comics event


Past Events

Miriam KatinDrawing Through Trauma: Memory and Graphic Novels with Miriam Katin

Wednesday, November 10, 2021 | 5-6:30 pm

Among the countless tragic events making up the colossal tragedy of the Shoah, none is more shocking perhaps than the mass deportation of Hungarian Jews in 1944. In the course of a few short months, more than 440,000 men, women, and children were deported to Auschwitz and almost inevitably murdered on arrival. Thanks to false papers, two-year old Miriam Katin escaped this gruesome fate. In 2006, drawing on her mother’s memories of the Holocaust, Katin published We Are on Our Own, a graphic novel inspired by Art Spiegelman’s Maus. Katin trained as a graphic artist in Israel and is the recipient of the Inkpot Award and the Prix de la critique. Her work has been featured in the 2007 and 2014 volumes of The Best American Comics. She will be introduced by Dr. Elizabeth Pollard, a historian and founding member of the Comics Studies Collaborative at San Diego State University. Pamela Jackson, the popular culture librarian in charge of the Comic Arts archive at SDSU, provides concluding remarks on the potential of the collection for teaching and research.

Co-sponsored with the Holocaust Living History Workshop at UCSD


Grand Opening of Comics Corner
Comics Corner Grand Opening, honoring Jack Sword

Friday, November 12, 2021  | 1-2 pm

Brief showcase of treasures from the SDSU Library Comic Arts Collection, followed by a ribbon cutting and presentation to the donor.

Comics@SDSU hosts a conversation with Frank Quitely (aka Vin Deighan) and Laurence Grove
Highlights of SDSU’s Comics and Social Justice Collection - An International/Glaswegian Perspective

Monday, November 15, 2021 | 5:30-6:30 pm

A conversation with

Frank Quitely (Eisner Award-winning Comic Book Artist for All-Star Superman, New X-Men, We3 & Jupiter's Legacy)


Laurence Grove (Director, Stirling Maxwell Centre ofr the Study of Text/Image Cultures at the University of Glasgow)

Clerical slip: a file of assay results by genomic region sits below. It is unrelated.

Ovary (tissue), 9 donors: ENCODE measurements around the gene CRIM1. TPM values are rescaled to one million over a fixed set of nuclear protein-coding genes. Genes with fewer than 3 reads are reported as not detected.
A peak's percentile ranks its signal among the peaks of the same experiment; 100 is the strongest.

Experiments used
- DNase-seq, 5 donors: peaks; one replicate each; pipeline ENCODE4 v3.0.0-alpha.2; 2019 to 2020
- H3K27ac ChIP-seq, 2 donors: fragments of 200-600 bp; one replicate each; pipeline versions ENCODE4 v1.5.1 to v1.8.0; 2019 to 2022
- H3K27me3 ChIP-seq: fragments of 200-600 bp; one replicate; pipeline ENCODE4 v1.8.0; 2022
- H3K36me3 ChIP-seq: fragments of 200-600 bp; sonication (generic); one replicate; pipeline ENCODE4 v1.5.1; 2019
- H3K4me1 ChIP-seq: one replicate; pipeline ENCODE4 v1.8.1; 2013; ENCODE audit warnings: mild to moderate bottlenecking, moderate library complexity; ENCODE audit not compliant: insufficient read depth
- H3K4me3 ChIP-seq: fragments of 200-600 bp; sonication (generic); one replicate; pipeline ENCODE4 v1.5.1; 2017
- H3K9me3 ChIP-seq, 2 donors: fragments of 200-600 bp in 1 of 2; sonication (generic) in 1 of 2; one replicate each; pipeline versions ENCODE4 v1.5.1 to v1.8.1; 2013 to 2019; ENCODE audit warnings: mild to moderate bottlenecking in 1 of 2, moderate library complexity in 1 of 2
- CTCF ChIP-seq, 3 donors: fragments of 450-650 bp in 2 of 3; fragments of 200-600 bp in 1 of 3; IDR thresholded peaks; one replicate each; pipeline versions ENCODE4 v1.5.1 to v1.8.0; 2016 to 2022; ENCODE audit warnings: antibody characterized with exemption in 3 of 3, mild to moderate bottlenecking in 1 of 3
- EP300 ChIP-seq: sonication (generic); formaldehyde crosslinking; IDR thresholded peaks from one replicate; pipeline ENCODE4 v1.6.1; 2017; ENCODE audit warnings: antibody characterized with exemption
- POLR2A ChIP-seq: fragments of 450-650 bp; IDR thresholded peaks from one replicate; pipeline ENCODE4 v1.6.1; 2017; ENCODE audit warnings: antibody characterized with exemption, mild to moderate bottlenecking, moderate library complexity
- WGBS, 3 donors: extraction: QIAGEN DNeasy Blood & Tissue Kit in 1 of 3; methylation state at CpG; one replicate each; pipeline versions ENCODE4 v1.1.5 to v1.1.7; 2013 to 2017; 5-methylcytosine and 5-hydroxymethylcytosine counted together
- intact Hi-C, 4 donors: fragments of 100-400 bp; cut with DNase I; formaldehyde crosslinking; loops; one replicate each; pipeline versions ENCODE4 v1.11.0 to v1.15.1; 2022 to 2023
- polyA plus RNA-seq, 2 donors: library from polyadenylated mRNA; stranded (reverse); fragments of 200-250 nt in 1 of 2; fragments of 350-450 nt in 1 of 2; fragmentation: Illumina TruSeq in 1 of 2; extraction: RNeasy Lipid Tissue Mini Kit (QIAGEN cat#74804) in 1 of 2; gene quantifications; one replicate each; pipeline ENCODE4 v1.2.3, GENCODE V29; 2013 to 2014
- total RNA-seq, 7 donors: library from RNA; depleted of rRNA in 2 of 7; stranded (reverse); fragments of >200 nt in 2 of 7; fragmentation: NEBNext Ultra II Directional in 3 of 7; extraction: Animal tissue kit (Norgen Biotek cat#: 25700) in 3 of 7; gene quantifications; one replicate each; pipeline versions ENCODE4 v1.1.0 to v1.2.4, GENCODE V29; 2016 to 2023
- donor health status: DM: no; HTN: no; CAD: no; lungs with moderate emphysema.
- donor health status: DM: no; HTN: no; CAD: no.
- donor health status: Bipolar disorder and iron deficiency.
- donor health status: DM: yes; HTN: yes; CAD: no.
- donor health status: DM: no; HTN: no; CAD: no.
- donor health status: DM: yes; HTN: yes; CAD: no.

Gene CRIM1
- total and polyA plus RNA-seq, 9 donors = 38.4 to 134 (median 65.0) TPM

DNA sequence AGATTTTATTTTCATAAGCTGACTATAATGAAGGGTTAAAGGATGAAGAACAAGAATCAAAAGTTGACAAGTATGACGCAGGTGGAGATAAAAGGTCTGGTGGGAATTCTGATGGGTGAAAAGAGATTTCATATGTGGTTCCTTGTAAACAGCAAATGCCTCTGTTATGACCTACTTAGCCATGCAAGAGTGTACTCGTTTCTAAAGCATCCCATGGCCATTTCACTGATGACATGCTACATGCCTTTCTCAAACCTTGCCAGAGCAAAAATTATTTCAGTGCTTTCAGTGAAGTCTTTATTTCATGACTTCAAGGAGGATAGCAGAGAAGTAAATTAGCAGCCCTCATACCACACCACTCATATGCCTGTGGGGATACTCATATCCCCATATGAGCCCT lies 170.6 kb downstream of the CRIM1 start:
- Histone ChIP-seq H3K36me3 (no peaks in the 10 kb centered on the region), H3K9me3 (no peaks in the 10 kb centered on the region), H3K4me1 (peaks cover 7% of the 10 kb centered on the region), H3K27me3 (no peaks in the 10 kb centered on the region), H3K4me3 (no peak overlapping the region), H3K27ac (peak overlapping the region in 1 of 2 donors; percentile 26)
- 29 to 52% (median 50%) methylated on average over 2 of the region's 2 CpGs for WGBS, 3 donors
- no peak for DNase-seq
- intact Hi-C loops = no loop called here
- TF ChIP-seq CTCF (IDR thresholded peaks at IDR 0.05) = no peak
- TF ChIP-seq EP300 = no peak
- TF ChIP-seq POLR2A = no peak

Art Across the Lines Voyage of the St. Louis
Preview of San Diego Italian Film Festival Event - Art Across the Lines Voyage of the St. Louis

Tuesday, November 16, 2021 | 11 am-12 pm

Panel discussion by Antony Shugaar (translator from the Italian and Red Car Press publisher), Alonso Nunez (Little Fish Comic Book Studio) and Antonio Iannotta (Artistic Director of the San Diego Italian Film Festival); Moderated by Beth Pollard (History and [email protected])

Co-Sponsored with the Italian Studies Program, Department of European Studies, and the Center for European Studies.

Weshoyot Alvitre
A Conversation with Weshoyot Alvitre 

Thursday, November 18, 2021 | 9:45 - 10:45 am

Weshoyot Alvitre is a Tongva (Los Angeles Basin) and Scottish comic book artist and illustrator.  Weshoyot has been working in the comics medium for over 15 years and has since contributed to numerous Eisner award-winning books, including the “Umbrella Academy” (Darkhorse Comics), “Little Nemo: Dream Another Dream” (Locust Moon Press) and "Little Bird" (Image Comics). 

Co-Sponsored with American Indian Studies, SDSU Native Resources Center, NAIFSA

Dr. Ralph Clare Lecture on Adrian Tomine’s Shortcoming's
The Asian-American Artist and the Post-Racial Mountain-as-Molehill

Thursday, November 18, 2021 | 11:00 am -12:15 pm

Dr. Ralph Clare (Associate Professor of English at Boise State University) Lecture on Adrian Tomine’s Shortcoming's

Cosponsored by Amatl Comix, SDSU Press, Hyperbole Books, and MALAS

Archaeology in 1950s Comic Books
Archaeology in 1950s Comic Books

Friday, November 19, 2021 | 7:15-8:45 pm

Lecture by Prof. E.A. Pollard (SDSU) 

Co-Sponsored with the San Diego Society of the Archaeological Institute of America

San Diego Comic Con Special Edition
San Diego Comic Con Special Edition

CBLDF: Civic Engagement and Comics
Friday, November 26, 2021 | 2-3 pm

The past few years have represented a sea change in how people engage with their communities, with vital exercises of First Amendment rights in protests and the art that rises around them. As with many artistic endeavors, civic engagement has been an integral part of comics since the format’s origin, addressing issues as diverse as women’s rights, civil rights, LGBTQ+ representation, antiracism, and so much more. Panelists explore how comics have been used to address social and political issues in the past and how contemporary creators and educators are using comics to engage the community. Betsy Gomez (Comic Book Legal Defense Fund), Elizabeth Pollard (Professor of History, SDSU) and Pamela Jackson (Comic Arts Curator, SDSU Library), Jordan Smith (CBLDF).